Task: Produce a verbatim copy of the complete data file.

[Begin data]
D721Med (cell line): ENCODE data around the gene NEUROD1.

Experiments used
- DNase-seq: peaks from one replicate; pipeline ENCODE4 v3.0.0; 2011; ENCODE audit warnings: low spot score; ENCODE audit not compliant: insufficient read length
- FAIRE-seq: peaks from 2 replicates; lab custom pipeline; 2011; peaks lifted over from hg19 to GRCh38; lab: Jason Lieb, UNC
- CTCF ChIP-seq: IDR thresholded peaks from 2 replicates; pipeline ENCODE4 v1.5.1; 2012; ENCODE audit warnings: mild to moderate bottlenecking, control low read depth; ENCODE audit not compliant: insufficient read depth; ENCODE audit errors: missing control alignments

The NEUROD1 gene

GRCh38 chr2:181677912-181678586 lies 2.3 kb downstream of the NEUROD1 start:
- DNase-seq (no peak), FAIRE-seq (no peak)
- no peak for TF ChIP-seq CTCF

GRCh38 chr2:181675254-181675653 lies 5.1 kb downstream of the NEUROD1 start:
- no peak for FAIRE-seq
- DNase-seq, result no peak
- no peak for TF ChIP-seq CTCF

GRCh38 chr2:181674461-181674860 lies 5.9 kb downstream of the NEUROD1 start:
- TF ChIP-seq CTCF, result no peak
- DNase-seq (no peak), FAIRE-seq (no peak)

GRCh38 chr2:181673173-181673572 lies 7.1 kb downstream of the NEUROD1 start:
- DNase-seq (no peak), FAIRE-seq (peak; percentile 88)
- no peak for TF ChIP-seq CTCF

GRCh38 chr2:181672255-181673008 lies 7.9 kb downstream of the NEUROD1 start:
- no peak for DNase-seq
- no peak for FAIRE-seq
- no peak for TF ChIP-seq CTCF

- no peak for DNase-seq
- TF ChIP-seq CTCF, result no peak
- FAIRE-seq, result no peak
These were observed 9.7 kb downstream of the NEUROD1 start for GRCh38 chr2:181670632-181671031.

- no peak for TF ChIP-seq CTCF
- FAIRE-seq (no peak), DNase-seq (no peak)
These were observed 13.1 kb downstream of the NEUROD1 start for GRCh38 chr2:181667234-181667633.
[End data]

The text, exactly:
D721Med (cell line): ENCODE data around the gene NEUROD1.

Experiments used
- DNase-seq: peaks from one replicate; pipeline ENCODE4 v3.0.0; 2011; ENCODE audit warnings: low spot score; ENCODE audit not compliant: insufficient read length
- FAIRE-seq: peaks from 2 replicates; lab custom pipeline; 2011; peaks lifted over from hg19 to GRCh38; lab: Jason Lieb, UNC
- CTCF ChIP-seq: IDR thresholded peaks from 2 replicates; pipeline ENCODE4 v1.5.1; 2012; ENCODE audit warnings: mild to moderate bottlenecking, control low read depth; ENCODE audit not compliant: insufficient read depth; ENCODE audit errors: missing control alignments

The NEUROD1 gene

GRCh38 chr2:181677912-181678586 lies 2.3 kb downstream of the NEUROD1 start:
- DNase-seq (no peak), FAIRE-seq (no peak)
- no peak for TF ChIP-seq CTCF

GRCh38 chr2:181675254-181675653 lies 5.1 kb downstream of the NEUROD1 start:
- no peak for FAIRE-seq
- DNase-seq, result no peak
- no peak for TF ChIP-seq CTCF

GRCh38 chr2:181674461-181674860 lies 5.9 kb downstream of the NEUROD1 start:
- TF ChIP-seq CTCF, result no peak
- DNase-seq (no peak), FAIRE-seq (no peak)

GRCh38 chr2:181673173-181673572 lies 7.1 kb downstream of the NEUROD1 start:
- DNase-seq (no peak), FAIRE-seq (peak; percentile 88)
- no peak for TF ChIP-seq CTCF

GRCh38 chr2:181672255-181673008 lies 7.9 kb downstream of the NEUROD1 start:
- no peak for DNase-seq
- no peak for FAIRE-seq
- no peak for TF ChIP-seq CTCF

- no peak for DNase-seq
- TF ChIP-seq CTCF, result no peak
- FAIRE-seq, result no peak
These were observed 9.7 kb downstream of the NEUROD1 start for GRCh38 chr2:181670632-181671031.

- no peak for TF ChIP-seq CTCF
- FAIRE-seq (no peak), DNase-seq (no peak)
These were observed 13.1 kb downstream of the NEUROD1 start for GRCh38 chr2:181667234-181667633.